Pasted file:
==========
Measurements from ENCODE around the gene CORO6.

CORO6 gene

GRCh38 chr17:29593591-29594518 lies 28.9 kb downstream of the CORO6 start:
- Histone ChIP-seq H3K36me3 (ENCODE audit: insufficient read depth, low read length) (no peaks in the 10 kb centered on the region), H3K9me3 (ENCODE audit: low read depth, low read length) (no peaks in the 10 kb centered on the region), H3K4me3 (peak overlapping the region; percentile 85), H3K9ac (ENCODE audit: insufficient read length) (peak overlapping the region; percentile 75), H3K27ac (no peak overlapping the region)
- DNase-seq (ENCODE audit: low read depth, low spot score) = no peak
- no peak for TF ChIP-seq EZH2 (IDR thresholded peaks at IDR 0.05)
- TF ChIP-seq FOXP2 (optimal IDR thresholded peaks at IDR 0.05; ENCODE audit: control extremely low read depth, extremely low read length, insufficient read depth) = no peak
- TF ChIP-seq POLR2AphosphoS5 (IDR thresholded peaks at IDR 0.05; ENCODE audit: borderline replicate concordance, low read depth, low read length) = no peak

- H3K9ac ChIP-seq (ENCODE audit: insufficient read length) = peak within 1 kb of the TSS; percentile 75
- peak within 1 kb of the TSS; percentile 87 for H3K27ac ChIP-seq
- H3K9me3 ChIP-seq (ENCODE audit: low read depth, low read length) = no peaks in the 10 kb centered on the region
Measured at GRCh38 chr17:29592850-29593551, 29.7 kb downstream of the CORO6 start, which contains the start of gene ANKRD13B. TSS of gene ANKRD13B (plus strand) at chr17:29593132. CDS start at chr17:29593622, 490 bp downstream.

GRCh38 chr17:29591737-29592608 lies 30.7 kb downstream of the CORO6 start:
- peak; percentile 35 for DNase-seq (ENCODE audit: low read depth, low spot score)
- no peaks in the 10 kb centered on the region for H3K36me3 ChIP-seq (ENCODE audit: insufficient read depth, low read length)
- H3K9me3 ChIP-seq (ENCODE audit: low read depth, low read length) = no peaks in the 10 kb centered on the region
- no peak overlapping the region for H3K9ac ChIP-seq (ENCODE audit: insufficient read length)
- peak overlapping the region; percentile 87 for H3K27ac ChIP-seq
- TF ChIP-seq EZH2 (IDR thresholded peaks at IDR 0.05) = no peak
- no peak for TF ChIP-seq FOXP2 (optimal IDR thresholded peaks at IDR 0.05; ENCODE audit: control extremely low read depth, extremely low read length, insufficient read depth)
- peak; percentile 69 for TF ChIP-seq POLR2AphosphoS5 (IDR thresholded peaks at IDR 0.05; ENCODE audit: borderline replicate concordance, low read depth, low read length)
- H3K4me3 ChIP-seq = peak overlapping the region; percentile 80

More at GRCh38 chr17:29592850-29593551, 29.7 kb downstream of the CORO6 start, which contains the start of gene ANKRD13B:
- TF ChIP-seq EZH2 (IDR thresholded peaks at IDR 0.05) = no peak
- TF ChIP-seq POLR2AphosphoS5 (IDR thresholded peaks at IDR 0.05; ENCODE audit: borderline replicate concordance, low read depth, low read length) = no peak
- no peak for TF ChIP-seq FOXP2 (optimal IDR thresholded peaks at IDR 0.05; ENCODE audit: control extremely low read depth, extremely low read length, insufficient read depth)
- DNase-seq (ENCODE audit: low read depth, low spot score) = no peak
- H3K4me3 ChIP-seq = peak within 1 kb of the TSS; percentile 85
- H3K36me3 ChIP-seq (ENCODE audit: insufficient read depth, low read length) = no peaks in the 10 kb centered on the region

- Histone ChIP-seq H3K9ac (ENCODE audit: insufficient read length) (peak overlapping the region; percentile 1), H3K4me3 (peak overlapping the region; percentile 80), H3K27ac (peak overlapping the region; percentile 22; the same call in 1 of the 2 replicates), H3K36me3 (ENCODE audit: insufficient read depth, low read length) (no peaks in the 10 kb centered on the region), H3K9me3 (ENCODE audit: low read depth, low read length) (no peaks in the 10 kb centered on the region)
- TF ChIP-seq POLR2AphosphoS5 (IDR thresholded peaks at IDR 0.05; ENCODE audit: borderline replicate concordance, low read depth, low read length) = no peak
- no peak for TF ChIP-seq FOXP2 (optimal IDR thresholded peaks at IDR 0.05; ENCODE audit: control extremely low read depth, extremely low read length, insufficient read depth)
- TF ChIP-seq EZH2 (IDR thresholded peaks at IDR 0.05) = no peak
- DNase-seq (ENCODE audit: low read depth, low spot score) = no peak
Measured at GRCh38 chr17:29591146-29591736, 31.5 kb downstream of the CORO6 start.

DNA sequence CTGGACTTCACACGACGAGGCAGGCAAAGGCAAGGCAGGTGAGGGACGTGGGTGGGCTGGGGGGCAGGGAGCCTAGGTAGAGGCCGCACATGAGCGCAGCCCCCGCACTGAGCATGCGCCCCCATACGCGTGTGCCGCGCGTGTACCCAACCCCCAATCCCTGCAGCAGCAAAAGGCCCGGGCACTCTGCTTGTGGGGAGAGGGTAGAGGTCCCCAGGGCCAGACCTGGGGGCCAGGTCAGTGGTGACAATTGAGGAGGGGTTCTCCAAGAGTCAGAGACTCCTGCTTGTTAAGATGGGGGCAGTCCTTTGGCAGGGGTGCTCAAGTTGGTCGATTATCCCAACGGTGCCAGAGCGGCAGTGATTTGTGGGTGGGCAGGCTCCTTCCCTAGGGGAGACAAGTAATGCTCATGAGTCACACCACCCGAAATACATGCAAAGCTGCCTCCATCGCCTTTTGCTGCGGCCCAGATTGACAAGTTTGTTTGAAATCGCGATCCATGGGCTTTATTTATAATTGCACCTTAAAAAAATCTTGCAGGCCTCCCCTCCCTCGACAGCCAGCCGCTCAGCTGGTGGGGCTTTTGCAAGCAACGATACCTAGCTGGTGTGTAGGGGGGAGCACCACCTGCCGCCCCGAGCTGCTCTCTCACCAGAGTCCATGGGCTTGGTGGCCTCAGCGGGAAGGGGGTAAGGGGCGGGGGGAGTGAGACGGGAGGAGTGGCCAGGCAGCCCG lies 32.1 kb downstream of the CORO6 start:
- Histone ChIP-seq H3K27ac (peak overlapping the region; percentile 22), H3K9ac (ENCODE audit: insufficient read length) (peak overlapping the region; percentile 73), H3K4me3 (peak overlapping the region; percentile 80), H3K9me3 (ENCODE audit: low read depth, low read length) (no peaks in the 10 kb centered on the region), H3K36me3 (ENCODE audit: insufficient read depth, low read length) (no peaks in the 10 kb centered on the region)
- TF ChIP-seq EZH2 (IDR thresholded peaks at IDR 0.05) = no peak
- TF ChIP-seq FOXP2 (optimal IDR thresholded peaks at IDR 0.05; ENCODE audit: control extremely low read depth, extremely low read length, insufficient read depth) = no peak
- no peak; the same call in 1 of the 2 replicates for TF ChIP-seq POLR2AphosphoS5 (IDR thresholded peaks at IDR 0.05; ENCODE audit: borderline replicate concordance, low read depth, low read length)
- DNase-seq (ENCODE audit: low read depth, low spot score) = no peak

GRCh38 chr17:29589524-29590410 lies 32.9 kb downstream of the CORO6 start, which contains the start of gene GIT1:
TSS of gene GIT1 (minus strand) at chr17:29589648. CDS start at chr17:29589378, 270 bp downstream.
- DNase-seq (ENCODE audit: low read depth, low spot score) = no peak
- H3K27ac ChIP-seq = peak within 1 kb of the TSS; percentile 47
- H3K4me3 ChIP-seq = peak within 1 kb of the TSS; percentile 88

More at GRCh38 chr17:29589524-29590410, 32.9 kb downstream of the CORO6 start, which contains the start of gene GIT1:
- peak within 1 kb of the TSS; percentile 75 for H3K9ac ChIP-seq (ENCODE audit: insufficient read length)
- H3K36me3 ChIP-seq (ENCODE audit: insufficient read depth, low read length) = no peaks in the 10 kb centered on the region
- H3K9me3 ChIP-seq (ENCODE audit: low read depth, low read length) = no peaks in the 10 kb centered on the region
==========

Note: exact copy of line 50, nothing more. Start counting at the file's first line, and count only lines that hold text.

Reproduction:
- H3K9me3 ChIP-seq (ENCODE audit: low read depth, low read length) = no peaks in the 10 kb centered on the region